The right remedy?

On the face of it, with an enabling amendment to the Constitution, and a law setting up the National Judicial Appointments Commission, the new procedure seems to have been set.

Updated - December 04, 2021 11:28 pm IST

Published - August 18, 2014 12:30 am IST

Parliament has spoken. By landmark legislation, it has amended the procedure by which members of the superior judiciary are appointed in India, and ended the primacy that the judiciary had accorded to itself in the appointment process. The idea, the government says, is to broad-base the appointment of judges in the Supreme Court and the various High Courts with participation from the judiciary and the executive and from among eminent persons to ensure greater transparency, accountability and objectivity in the process. The legislative venture is undoubtedly a legitimate exercise as there is wide support for the view that the time has come to replace the opaque collegium system with a transparent mechanism. However, the moot question is whether in the process any injury has been caused to the judicial limb. On the face of it, with an enabling amendment to the Constitution, and a law setting up the National Judicial Appointments Commission, the new procedure seems to have been set. There is apparent parity between judicial nominees (the Chief Justice of India and two senior-most Judges) and executive representatives (the Law Minister and two eminent persons chosen by a panel comprising the CJI, the Prime Minister and the Leader of the Opposition) in the six-member NJAC. However, any two members can veto any decision. While the veto could act as a restraint on a decision being pushed through by one bloc, it could be seen as undermining the judicial members' opinion. Also, the CJI can be outvoted by the political class when it comes to choosing the ‘eminent persons’.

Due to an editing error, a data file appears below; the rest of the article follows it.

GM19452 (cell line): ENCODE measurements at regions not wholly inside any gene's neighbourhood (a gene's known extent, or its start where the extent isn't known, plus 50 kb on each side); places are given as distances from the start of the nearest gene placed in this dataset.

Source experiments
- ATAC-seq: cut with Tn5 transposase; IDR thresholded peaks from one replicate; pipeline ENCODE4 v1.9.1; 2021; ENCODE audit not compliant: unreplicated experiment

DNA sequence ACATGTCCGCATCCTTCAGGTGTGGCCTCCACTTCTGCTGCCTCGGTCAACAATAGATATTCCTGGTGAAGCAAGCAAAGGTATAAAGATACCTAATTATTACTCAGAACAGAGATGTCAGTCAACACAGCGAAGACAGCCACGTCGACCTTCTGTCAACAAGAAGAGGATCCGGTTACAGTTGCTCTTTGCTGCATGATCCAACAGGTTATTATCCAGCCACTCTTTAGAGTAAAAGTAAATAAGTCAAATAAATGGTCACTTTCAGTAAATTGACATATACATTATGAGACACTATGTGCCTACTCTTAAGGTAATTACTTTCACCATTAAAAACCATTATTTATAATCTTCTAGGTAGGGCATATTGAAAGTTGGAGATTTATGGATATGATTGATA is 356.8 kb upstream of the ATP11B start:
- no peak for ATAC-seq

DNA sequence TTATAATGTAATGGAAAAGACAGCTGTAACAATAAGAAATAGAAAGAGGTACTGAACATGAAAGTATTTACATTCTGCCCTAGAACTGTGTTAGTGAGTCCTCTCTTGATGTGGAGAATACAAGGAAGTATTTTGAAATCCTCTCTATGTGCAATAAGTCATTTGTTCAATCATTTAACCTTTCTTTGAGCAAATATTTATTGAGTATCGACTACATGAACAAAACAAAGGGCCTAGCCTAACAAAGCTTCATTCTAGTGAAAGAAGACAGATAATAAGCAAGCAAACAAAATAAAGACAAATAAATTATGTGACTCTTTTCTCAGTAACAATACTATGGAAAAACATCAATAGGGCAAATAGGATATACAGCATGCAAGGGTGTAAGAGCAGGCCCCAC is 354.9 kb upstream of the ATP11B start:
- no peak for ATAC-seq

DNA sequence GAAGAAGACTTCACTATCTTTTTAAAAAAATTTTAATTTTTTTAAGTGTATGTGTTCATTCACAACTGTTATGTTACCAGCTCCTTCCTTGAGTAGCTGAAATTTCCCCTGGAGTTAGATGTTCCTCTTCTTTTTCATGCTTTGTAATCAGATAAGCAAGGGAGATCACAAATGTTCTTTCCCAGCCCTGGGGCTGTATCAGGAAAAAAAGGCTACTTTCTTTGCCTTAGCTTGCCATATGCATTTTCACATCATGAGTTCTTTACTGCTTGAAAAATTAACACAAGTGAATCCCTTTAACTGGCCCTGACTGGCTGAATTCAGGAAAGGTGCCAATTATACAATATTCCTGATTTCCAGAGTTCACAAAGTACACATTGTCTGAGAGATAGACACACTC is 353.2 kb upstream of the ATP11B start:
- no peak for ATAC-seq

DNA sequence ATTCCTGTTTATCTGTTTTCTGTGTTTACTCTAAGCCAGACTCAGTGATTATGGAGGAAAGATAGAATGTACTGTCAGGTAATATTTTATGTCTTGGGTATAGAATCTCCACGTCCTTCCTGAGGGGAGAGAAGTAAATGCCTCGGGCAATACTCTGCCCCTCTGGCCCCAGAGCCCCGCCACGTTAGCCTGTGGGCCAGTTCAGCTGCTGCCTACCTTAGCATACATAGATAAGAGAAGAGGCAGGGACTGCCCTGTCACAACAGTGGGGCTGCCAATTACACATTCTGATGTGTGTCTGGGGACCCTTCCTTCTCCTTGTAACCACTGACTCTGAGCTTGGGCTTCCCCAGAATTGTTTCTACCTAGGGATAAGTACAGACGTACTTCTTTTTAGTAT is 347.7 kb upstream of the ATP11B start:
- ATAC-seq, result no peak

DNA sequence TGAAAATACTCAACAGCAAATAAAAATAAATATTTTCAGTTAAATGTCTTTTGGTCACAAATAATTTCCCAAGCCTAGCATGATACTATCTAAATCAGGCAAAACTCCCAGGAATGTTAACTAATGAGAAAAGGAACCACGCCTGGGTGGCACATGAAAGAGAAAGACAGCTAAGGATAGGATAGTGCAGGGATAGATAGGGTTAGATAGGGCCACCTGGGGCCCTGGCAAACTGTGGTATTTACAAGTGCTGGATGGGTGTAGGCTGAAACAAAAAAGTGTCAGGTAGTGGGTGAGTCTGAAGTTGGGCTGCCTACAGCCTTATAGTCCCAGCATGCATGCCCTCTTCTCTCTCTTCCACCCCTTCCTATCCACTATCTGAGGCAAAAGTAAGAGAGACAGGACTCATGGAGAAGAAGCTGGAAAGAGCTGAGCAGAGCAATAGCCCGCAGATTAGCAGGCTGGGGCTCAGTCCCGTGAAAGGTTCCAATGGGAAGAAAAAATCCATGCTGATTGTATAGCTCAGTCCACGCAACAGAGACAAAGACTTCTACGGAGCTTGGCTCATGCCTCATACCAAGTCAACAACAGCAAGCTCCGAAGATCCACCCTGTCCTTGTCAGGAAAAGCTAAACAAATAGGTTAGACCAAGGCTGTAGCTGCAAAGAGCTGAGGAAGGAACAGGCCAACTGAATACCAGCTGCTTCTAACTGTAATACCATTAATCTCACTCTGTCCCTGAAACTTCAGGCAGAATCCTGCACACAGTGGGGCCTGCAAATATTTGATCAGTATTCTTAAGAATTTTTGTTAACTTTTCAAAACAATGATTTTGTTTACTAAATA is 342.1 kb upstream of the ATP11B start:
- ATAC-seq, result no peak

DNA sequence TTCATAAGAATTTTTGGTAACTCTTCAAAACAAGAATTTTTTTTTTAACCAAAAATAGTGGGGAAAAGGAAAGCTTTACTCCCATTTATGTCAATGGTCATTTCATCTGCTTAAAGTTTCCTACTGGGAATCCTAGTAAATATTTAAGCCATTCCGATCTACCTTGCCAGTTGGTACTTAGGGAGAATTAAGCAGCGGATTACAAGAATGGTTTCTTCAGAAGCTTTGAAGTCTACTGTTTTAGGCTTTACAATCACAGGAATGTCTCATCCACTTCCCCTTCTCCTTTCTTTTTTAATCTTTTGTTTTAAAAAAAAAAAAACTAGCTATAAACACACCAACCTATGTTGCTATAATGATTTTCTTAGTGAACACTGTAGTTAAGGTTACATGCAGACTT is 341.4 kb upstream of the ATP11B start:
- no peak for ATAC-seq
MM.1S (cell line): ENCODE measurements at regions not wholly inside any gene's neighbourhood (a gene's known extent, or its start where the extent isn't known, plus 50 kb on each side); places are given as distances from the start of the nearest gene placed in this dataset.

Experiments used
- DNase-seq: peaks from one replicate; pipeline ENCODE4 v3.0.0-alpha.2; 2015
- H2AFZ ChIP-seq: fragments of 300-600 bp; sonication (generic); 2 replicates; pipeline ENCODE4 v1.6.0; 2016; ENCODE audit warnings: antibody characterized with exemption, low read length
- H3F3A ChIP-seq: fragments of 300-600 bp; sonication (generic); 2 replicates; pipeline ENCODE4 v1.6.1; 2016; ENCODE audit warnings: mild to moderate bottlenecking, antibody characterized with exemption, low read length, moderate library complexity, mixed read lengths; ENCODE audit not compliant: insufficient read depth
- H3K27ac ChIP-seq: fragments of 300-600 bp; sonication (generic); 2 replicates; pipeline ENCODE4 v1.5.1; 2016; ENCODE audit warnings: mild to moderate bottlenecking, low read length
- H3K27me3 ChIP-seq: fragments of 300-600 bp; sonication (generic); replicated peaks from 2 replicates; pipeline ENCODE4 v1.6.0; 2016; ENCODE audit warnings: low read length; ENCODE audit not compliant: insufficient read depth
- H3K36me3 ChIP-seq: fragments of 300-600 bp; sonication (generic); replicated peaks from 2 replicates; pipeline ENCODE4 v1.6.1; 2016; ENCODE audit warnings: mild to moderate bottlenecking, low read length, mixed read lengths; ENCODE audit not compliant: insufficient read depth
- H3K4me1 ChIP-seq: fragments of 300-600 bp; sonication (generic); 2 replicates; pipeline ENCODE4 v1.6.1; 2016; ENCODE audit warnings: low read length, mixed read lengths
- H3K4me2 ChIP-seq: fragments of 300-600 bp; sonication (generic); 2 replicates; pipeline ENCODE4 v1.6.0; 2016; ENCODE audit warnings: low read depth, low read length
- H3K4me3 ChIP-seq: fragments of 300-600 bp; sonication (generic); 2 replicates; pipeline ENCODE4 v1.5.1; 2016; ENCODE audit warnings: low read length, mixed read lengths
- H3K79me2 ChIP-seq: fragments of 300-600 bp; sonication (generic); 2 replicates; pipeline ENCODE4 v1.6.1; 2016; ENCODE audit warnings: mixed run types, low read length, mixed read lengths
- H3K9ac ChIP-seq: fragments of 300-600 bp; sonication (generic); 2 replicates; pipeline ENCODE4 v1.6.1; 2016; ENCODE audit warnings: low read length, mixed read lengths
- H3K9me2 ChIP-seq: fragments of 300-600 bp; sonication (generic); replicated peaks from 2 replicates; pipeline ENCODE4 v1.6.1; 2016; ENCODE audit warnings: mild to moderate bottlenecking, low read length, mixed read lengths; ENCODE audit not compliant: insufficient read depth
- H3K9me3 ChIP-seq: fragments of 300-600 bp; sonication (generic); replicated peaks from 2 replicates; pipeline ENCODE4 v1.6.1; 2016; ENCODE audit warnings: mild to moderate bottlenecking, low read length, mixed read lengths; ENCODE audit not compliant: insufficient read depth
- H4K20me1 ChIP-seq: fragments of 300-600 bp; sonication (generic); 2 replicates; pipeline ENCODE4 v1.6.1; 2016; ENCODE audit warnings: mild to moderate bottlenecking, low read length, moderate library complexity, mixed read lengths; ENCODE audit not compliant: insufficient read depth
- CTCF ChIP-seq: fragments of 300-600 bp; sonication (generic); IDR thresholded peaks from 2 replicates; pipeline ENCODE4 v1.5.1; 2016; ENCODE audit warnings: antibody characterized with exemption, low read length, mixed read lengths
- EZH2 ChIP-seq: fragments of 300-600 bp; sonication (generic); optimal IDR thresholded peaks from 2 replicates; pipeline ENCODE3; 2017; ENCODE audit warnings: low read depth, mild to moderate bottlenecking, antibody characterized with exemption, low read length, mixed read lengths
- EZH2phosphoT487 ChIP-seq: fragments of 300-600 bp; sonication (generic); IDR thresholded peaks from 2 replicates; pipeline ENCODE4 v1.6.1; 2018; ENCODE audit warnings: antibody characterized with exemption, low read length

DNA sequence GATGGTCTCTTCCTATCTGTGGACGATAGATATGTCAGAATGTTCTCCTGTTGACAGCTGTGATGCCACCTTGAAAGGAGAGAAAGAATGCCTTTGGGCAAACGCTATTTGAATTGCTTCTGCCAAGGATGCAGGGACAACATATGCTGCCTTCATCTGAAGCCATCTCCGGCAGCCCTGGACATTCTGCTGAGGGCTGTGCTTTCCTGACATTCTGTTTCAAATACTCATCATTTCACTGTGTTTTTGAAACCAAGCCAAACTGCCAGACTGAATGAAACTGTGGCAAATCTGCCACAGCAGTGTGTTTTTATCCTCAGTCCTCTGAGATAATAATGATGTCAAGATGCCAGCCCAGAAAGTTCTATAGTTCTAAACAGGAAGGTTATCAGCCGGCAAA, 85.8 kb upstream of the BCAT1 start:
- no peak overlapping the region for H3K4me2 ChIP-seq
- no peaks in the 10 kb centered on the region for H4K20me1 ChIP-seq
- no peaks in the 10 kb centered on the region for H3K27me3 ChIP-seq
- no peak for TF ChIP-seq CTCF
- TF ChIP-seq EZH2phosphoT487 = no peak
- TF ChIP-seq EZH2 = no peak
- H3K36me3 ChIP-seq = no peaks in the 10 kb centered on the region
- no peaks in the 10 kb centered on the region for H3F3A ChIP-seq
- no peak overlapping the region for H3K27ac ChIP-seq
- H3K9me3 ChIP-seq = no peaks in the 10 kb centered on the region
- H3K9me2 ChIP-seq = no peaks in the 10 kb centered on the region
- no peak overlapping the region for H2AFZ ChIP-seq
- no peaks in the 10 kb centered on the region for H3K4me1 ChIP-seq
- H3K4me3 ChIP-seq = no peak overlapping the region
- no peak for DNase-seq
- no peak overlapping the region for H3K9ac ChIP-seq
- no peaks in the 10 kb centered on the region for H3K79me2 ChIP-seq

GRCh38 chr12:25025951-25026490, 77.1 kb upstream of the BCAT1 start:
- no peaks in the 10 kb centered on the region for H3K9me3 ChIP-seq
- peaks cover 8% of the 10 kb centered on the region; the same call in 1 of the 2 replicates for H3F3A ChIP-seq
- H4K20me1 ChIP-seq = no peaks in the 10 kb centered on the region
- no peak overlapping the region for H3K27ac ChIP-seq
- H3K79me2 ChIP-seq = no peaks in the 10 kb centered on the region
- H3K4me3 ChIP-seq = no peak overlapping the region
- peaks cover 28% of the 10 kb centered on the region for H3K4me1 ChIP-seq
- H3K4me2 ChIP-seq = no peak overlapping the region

Several significant aspects — the criteria of suitability of judges, the conditions for selection, and procedures on consultation with other judges and eminent advocates, and the manner of eliciting the views of the Governor and Chief Minister — have been left to regulations to be framed by the Commission. Giving the power to amend these regulations to a panel that will itself keep changing from time to time instead of being cast in law may undermine judicial independence, as the norms could be tweaked for reasons of expediency. And it hardly needs to be emphasised that the independence of the judiciary is part of the basic structure of the Constitution. The advisability of enacting the NJAC Act before the Constitution Amendment has received the requisite ratification from half the State legislatures is also under question. If the legislation fails judicial scrutiny, the question will arise whether the government was too hasty in putting together the bills. Perhaps, a process of broader consultation could have helped the cause better. Ultimately, there should be a healthy balance between having a more participative system and preserving an independent judiciary.

0 / 0
Sign in to unlock member-only benefits!
  • Access 10 free stories every month
  • Save stories to read later
  • Access to comment on every story
  • Sign-up/manage your newsletter subscriptions with a single click
  • Get notified by email for early access to discounts & offers on our products
Sign in


Comments have to be in English, and in full sentences. They cannot be abusive or personal. Please abide by our community guidelines for posting your comments.

We have migrated to a new commenting platform. If you are already a registered user of The Hindu and logged in, you may continue to engage with our articles. If you do not have an account please register and login to post comments. Users can access their older comments by logging into their accounts on Vuukle.